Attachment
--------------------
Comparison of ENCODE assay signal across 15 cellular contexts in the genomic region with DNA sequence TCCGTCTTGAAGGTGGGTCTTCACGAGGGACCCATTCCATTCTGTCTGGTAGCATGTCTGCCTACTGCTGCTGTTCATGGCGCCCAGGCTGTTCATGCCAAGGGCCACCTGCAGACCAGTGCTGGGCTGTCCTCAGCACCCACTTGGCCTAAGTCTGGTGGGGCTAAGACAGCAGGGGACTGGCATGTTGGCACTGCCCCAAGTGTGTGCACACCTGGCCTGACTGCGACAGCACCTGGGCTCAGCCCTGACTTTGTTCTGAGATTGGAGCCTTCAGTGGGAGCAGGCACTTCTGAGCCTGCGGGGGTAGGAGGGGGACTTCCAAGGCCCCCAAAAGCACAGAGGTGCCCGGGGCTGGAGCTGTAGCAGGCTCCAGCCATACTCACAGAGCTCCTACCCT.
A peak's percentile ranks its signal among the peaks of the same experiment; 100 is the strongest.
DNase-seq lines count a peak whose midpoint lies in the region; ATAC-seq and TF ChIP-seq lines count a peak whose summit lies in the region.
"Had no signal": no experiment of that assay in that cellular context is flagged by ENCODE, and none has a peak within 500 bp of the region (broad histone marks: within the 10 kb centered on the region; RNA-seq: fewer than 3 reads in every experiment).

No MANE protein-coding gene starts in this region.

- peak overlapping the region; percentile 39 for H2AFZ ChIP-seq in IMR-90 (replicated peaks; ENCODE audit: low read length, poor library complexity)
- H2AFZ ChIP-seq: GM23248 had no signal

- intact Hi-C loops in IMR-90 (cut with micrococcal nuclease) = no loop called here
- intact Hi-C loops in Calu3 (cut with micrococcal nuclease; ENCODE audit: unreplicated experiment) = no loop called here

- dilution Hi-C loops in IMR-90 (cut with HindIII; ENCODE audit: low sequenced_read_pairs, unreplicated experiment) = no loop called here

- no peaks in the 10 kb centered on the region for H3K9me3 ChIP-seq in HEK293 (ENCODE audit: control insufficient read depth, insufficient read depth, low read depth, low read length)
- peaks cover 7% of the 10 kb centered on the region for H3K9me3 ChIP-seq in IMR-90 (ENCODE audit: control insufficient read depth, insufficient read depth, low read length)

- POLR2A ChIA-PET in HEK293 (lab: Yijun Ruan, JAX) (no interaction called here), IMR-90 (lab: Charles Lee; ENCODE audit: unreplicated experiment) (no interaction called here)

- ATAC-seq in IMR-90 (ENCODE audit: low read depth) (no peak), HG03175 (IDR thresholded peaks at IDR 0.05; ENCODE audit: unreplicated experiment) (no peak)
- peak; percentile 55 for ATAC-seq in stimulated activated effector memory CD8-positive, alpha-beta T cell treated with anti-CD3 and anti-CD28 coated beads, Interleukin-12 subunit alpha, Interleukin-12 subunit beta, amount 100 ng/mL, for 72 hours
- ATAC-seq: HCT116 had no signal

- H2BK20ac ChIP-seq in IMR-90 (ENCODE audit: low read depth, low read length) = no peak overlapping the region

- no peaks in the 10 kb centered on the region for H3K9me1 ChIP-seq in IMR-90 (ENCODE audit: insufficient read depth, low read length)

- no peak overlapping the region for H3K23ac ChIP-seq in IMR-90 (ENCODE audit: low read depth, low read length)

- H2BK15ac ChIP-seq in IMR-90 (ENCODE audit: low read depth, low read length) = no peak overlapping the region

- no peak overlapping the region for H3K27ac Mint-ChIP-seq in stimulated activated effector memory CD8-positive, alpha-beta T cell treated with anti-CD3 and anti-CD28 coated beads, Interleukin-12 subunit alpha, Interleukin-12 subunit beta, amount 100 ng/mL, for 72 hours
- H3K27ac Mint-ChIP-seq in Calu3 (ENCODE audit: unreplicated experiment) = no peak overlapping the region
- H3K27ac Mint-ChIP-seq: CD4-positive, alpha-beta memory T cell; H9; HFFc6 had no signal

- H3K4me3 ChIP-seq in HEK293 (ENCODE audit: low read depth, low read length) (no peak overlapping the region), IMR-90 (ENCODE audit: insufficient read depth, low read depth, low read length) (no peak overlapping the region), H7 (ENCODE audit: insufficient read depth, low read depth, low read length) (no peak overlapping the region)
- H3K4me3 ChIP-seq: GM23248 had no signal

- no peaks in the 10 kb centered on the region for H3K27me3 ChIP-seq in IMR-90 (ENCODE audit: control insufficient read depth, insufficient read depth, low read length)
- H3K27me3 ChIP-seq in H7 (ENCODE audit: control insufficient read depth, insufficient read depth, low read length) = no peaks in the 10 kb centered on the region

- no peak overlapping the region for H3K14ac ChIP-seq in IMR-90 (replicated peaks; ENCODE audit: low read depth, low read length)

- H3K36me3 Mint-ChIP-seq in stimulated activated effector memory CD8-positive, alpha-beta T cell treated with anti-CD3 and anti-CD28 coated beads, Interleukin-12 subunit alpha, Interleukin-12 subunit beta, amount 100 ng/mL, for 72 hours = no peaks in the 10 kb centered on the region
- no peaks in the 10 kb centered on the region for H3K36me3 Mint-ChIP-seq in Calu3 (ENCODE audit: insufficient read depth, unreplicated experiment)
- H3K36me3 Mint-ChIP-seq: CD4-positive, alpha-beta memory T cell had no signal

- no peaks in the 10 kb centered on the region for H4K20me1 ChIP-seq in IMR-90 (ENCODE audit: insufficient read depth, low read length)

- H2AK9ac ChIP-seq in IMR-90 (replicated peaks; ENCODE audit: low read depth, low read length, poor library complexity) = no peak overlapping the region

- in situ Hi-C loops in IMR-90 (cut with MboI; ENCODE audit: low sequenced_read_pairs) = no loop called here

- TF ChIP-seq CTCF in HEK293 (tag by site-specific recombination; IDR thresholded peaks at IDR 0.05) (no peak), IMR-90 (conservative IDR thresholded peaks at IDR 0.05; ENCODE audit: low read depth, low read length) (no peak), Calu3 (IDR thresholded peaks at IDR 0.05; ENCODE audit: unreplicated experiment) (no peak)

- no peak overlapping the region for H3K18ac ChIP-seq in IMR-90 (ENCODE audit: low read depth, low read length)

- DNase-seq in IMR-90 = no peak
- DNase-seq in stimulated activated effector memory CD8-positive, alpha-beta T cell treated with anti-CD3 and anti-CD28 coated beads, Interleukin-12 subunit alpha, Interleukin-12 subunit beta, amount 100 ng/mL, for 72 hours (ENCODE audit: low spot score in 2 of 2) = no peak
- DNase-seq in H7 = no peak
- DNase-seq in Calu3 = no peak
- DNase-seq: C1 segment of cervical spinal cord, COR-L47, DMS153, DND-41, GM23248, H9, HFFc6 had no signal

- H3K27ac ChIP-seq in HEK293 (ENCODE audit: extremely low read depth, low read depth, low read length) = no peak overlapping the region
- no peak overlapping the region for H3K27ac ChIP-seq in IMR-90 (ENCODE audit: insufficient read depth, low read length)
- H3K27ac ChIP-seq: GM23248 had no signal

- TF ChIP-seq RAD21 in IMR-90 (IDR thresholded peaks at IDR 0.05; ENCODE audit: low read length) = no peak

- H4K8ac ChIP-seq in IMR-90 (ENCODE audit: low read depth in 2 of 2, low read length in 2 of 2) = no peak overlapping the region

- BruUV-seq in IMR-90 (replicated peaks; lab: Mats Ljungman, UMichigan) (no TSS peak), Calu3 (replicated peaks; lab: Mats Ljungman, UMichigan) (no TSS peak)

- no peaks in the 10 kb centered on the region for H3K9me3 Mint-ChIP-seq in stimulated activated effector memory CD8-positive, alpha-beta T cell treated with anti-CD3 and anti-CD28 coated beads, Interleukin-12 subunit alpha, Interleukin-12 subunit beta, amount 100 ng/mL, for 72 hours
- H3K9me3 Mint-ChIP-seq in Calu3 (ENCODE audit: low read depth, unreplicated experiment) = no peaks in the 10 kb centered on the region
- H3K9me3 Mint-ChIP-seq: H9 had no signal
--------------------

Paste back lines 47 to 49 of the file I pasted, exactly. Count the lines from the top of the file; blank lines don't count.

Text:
- BruUV-seq in IMR-90 (replicated peaks; lab: Mats Ljungman, UMichigan) (no TSS peak), Calu3 (replicated peaks; lab: Mats Ljungman, UMichigan) (no TSS peak)

- no peaks in the 10 kb centered on the region for H3K9me3 Mint-ChIP-seq in stimulated activated effector memory CD8-positive, alpha-beta T cell treated with anti-CD3 and anti-CD28 coated beads, Interleukin-12 subunit alpha, Interleukin-12 subunit beta, amount 100 ng/mL, for 72 hours
- H3K9me3 Mint-ChIP-seq in Calu3 (ENCODE audit: low read depth, unreplicated experiment) = no peaks in the 10 kb centered on the region